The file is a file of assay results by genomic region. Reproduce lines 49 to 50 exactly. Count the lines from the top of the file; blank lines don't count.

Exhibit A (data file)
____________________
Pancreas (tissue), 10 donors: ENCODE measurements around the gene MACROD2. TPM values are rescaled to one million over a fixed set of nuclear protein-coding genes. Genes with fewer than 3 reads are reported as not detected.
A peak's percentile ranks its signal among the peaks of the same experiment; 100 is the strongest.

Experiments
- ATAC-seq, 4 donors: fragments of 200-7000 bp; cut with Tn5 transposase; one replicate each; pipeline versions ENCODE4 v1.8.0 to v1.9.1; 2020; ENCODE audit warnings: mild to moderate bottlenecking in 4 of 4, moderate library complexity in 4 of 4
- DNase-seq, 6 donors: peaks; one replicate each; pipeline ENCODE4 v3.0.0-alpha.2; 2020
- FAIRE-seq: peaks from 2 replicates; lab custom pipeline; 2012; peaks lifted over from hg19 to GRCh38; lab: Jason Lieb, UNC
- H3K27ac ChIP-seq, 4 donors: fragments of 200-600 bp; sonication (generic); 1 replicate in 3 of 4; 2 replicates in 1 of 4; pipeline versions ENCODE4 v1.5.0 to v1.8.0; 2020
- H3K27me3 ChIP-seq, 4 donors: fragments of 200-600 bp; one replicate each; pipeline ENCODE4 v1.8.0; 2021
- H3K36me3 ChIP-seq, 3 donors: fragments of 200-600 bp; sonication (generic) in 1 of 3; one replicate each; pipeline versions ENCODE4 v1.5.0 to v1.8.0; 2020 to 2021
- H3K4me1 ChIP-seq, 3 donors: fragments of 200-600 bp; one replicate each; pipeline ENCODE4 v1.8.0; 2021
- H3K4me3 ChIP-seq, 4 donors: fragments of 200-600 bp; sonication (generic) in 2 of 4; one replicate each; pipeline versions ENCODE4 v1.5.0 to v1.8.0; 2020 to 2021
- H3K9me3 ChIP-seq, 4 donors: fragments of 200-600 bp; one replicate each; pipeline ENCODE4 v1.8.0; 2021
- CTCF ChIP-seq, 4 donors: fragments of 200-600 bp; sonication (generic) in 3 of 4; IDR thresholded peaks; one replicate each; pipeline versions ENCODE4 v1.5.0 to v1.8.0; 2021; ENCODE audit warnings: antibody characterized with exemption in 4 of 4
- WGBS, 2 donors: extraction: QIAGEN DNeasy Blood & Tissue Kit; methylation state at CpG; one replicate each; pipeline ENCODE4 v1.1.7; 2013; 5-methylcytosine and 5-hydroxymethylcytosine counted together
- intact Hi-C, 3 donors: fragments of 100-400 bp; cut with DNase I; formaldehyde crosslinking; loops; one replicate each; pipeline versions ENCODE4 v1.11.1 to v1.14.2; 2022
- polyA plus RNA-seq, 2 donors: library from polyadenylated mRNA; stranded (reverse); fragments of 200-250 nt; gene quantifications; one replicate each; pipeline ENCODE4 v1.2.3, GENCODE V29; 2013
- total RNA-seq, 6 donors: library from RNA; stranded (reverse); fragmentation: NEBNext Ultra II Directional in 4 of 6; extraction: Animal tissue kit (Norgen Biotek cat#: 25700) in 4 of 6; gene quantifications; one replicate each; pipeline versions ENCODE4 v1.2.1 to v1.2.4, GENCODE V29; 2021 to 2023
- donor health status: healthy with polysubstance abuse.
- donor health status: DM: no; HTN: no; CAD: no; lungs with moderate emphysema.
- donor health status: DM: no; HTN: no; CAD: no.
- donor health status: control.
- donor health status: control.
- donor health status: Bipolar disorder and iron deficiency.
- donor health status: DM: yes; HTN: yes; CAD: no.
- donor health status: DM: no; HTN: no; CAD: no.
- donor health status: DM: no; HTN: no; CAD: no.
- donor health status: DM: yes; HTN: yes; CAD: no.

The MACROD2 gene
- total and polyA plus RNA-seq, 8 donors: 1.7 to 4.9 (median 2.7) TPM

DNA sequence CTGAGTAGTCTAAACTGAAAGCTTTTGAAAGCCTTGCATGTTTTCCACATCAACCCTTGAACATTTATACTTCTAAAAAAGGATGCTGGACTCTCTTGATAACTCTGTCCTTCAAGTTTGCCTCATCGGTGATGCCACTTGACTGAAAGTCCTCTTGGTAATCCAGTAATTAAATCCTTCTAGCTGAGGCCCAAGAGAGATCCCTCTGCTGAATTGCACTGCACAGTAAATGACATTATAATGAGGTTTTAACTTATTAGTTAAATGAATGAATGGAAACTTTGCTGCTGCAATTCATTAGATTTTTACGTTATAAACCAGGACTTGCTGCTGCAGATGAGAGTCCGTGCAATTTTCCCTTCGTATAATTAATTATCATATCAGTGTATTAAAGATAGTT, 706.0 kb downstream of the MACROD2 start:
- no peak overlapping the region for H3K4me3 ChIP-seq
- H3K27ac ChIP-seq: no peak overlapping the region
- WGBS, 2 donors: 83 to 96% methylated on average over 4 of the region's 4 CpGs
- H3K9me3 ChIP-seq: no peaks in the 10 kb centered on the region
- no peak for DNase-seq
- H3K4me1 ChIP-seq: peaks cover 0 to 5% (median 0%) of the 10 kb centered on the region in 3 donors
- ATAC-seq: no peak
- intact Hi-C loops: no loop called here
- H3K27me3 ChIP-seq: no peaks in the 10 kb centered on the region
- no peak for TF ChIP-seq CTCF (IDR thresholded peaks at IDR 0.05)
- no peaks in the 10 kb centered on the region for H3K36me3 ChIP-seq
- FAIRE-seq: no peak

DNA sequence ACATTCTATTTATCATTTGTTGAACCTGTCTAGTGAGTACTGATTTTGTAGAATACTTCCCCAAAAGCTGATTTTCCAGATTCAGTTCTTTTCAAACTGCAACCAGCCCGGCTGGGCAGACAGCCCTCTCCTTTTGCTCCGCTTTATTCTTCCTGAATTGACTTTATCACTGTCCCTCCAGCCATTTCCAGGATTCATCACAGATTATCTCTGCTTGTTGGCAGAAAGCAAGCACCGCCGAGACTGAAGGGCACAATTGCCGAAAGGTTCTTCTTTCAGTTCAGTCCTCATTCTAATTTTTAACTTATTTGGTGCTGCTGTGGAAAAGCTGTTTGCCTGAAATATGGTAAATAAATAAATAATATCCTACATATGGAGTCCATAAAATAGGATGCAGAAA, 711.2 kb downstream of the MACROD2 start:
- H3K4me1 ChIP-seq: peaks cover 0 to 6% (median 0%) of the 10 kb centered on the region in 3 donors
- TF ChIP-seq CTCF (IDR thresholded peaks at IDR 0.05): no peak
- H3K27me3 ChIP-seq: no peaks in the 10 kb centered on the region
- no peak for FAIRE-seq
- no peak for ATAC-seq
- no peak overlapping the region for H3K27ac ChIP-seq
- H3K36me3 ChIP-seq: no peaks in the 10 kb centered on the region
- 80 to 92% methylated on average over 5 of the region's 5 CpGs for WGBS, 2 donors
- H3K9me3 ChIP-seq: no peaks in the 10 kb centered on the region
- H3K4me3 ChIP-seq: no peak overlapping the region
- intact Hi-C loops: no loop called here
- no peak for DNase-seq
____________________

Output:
- no peak overlapping the region for H3K27ac ChIP-seq
- H3K36me3 ChIP-seq: no peaks in the 10 kb centered on the region